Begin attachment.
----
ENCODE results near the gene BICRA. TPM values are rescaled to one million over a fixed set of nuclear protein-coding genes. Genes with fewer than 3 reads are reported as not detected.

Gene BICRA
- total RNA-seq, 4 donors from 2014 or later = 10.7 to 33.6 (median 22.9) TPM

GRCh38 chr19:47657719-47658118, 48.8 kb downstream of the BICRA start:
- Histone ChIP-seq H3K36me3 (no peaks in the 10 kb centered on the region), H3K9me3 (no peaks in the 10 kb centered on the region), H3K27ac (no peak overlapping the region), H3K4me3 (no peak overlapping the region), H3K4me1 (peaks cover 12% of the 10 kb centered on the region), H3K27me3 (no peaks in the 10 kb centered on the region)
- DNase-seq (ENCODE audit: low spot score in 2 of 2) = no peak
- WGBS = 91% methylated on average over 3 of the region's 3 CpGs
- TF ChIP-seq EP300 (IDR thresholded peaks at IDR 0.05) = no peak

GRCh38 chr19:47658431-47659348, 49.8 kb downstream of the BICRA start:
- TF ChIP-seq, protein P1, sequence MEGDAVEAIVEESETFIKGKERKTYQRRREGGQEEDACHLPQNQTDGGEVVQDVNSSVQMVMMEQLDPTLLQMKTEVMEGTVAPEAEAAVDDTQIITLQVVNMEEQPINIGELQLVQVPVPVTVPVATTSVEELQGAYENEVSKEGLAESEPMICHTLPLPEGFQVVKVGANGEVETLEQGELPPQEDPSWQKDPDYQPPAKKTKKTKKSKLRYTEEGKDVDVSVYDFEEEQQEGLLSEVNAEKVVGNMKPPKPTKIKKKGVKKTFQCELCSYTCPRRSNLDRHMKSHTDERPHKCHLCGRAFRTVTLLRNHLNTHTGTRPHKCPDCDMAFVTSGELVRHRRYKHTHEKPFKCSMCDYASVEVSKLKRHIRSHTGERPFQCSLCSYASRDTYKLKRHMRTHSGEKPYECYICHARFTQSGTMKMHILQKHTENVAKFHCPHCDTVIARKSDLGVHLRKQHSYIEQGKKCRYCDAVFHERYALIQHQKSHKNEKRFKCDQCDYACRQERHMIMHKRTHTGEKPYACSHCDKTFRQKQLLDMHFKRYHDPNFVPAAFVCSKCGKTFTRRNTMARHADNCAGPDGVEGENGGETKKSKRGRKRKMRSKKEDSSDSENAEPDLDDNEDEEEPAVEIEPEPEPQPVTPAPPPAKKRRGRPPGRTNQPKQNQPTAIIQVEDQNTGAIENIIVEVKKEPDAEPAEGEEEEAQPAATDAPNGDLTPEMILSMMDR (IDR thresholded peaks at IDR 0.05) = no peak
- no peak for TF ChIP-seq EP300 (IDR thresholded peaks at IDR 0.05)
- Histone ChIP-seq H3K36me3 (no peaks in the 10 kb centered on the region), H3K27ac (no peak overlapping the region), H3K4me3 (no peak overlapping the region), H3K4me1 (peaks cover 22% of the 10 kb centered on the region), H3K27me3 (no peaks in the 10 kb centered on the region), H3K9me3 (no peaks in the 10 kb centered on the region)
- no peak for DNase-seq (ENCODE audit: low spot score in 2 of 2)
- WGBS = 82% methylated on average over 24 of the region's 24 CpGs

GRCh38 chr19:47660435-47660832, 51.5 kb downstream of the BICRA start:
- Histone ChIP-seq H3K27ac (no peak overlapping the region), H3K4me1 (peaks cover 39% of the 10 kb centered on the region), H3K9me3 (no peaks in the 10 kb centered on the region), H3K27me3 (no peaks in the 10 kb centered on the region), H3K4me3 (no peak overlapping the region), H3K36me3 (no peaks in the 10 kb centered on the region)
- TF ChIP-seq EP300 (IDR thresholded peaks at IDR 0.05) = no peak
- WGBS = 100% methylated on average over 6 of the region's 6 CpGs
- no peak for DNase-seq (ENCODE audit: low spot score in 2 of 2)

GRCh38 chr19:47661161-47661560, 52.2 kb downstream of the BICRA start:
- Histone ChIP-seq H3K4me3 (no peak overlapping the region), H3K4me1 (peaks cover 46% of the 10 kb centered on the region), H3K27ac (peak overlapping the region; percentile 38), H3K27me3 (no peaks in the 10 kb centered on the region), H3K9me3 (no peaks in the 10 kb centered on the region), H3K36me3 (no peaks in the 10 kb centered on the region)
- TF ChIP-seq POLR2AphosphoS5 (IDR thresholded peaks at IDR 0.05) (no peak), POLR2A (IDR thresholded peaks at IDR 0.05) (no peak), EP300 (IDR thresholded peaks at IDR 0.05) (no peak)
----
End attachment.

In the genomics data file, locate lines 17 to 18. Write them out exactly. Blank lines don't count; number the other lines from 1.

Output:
- TF ChIP-seq EP300 (IDR thresholded peaks at IDR 0.05) = no peak
- WGBS = 100% methylated on average over 6 of the region's 6 CpGs